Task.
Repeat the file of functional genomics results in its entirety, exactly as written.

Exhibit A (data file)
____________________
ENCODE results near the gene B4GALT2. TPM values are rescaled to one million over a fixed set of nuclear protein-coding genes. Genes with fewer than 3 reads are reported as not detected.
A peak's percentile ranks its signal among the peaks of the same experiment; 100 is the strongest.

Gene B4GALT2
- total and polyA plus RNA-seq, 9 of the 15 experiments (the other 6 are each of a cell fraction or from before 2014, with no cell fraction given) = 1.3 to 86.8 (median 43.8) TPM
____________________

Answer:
ENCODE results near the gene B4GALT2. TPM values are rescaled to one million over a fixed set of nuclear protein-coding genes. Genes with fewer than 3 reads are reported as not detected.
A peak's percentile ranks its signal among the peaks of the same experiment; 100 is the strongest.

Gene B4GALT2
- total and polyA plus RNA-seq, 9 of the 15 experiments (the other 6 are each of a cell fraction or from before 2014, with no cell fraction given) = 1.3 to 86.8 (median 43.8) TPM